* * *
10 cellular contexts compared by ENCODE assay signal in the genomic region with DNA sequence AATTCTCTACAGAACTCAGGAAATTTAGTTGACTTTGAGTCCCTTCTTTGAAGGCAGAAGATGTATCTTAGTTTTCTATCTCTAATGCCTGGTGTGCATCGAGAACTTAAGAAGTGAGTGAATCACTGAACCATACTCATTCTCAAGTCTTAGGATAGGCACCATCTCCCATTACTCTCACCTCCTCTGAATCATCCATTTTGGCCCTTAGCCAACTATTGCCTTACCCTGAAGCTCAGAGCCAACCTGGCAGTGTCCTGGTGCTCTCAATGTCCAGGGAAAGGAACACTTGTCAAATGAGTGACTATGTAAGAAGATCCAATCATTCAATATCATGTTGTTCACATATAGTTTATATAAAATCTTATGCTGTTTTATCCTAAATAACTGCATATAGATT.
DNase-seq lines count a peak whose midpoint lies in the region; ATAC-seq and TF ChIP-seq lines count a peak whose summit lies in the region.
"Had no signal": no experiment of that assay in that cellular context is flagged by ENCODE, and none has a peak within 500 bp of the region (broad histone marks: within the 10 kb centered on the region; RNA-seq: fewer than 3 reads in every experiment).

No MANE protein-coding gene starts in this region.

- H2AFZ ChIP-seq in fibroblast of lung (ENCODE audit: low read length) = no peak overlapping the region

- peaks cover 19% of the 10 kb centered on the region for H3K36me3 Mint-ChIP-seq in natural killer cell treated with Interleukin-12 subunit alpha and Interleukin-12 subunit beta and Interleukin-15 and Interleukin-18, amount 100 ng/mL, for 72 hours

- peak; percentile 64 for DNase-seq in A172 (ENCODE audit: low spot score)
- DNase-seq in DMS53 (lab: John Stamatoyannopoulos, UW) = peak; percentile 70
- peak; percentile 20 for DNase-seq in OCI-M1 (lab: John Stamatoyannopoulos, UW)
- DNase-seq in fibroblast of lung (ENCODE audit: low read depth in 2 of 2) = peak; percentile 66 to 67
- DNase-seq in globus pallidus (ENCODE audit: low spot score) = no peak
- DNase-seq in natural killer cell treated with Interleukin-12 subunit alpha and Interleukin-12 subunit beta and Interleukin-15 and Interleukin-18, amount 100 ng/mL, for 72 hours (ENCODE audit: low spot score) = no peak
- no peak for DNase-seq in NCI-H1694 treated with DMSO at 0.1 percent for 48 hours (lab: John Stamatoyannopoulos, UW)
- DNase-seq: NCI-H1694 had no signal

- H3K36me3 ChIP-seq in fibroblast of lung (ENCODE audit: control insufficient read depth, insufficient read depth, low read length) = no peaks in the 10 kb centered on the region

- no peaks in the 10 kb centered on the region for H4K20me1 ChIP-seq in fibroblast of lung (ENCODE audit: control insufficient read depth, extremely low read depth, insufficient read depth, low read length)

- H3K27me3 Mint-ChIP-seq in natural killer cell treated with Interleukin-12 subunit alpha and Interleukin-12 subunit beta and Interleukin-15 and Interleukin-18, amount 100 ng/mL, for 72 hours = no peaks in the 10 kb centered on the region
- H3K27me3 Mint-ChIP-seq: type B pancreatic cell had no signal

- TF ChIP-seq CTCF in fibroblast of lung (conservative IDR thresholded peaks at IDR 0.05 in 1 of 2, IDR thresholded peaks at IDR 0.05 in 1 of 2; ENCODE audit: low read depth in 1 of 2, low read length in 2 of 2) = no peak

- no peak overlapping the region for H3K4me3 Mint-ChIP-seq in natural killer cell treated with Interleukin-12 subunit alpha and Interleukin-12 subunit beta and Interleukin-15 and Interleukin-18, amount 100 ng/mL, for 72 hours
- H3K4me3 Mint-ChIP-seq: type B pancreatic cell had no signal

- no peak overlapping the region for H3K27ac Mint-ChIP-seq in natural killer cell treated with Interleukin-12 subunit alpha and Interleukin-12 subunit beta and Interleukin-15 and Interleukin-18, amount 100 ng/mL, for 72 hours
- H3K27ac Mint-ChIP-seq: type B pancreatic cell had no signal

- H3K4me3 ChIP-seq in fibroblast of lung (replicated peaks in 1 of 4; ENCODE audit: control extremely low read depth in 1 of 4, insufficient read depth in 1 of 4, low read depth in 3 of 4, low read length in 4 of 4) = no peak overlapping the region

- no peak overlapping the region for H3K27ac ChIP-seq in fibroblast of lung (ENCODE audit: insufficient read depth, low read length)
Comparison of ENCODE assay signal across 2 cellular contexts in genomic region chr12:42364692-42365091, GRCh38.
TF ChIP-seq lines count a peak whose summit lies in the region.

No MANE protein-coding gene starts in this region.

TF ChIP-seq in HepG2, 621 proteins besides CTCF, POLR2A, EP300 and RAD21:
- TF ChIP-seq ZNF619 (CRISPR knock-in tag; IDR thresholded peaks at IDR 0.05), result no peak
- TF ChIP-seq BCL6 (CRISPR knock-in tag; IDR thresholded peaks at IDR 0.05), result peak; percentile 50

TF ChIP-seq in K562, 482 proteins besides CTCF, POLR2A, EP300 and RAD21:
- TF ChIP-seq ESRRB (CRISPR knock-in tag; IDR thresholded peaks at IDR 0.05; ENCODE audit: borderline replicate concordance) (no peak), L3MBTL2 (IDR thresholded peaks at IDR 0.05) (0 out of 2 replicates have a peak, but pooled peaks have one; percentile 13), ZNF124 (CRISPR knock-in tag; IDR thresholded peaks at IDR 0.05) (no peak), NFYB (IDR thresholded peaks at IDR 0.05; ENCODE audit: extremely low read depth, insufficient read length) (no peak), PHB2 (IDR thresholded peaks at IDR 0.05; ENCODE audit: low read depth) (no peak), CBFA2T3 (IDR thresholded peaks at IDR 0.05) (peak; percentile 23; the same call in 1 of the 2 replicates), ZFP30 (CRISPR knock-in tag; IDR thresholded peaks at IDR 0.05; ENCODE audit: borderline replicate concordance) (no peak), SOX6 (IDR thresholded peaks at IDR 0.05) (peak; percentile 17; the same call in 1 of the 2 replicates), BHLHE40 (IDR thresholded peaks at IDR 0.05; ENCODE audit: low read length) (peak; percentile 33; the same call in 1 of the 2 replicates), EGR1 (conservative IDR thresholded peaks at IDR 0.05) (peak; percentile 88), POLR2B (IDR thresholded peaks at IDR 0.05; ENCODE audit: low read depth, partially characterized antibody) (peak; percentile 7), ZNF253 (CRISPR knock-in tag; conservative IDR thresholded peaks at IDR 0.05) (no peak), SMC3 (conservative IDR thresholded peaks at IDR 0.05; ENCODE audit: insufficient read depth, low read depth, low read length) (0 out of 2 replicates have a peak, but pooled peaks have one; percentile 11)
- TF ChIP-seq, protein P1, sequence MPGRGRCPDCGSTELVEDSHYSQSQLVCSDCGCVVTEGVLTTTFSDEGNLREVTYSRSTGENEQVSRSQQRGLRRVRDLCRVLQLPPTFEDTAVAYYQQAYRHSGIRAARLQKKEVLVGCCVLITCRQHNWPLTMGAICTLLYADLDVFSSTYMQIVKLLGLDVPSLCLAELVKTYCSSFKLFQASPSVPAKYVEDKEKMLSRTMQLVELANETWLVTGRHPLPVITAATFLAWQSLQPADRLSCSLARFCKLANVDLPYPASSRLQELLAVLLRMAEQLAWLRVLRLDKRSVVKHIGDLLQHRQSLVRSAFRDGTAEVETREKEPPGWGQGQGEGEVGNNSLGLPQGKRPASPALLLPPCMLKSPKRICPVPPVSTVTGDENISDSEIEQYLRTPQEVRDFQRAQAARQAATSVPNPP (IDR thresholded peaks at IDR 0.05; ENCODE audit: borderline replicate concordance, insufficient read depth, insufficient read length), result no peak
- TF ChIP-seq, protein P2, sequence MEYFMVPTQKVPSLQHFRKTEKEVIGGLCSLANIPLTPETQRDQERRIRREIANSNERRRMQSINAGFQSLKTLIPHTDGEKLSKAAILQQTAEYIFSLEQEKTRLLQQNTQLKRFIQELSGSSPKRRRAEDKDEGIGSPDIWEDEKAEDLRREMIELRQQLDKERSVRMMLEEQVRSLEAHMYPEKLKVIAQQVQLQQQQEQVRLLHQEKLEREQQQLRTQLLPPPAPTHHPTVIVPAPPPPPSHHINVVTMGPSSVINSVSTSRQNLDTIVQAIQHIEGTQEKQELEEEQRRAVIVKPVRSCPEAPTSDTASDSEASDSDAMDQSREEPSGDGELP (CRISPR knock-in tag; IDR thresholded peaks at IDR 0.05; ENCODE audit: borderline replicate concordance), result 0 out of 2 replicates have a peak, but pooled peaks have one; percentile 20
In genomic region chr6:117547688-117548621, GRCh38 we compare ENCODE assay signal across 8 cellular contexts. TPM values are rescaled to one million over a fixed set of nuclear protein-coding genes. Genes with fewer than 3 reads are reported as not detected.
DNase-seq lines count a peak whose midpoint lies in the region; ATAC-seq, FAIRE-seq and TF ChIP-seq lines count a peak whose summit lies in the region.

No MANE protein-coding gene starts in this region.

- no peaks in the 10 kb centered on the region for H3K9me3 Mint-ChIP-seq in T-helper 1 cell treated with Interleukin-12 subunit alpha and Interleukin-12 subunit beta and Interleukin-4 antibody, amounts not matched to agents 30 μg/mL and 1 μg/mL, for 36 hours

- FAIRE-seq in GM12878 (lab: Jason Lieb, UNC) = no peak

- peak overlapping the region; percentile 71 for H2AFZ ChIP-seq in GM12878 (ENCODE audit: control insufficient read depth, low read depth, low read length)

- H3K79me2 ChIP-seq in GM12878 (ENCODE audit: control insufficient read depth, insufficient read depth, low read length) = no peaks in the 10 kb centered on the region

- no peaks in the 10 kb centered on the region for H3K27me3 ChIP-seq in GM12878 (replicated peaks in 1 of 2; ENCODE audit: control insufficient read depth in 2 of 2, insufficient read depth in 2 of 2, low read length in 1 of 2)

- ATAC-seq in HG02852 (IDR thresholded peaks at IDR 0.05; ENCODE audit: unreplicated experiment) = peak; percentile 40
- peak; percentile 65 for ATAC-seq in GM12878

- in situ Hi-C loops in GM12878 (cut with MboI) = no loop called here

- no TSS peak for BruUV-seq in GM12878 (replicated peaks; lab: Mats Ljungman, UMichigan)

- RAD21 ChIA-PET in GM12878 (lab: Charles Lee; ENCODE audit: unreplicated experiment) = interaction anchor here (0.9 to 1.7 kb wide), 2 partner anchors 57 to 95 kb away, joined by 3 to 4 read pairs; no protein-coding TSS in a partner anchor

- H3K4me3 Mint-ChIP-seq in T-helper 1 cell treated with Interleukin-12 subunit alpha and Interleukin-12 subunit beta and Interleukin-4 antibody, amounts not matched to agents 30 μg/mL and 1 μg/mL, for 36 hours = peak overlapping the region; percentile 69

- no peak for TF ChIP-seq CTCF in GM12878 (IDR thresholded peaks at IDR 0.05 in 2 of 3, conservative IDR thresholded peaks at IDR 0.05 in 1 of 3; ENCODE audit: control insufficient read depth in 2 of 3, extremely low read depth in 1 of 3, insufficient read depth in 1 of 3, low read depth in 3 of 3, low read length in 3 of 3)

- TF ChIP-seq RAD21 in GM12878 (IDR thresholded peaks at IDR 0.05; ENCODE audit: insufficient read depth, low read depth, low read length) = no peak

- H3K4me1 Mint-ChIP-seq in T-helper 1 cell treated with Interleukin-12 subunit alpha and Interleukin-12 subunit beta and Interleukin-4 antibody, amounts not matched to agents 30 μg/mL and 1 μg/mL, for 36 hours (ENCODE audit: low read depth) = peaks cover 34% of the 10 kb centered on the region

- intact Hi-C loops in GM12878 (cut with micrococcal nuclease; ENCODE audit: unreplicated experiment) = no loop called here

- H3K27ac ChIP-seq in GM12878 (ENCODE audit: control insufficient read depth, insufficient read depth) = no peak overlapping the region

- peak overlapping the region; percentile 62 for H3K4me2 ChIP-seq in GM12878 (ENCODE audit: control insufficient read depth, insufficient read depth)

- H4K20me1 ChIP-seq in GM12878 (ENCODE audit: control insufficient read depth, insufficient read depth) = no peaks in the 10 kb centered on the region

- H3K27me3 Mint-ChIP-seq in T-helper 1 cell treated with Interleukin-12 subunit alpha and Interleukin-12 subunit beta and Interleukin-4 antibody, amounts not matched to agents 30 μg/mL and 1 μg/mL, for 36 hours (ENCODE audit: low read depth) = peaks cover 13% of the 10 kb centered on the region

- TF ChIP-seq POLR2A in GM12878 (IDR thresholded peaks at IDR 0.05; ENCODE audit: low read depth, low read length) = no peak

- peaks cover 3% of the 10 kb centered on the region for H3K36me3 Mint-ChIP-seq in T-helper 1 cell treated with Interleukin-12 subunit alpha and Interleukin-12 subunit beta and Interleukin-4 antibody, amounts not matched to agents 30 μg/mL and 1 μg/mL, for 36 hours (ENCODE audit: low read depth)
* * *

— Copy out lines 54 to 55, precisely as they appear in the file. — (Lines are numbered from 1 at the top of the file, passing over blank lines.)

- H3K27ac ChIP-seq in GM12878 (ENCODE audit: control insufficient read depth, insufficient read depth) = no peak overlapping the region

- peak overlapping the region; percentile 62 for H3K4me2 ChIP-seq in GM12878 (ENCODE audit: control insufficient read depth, insufficient read depth)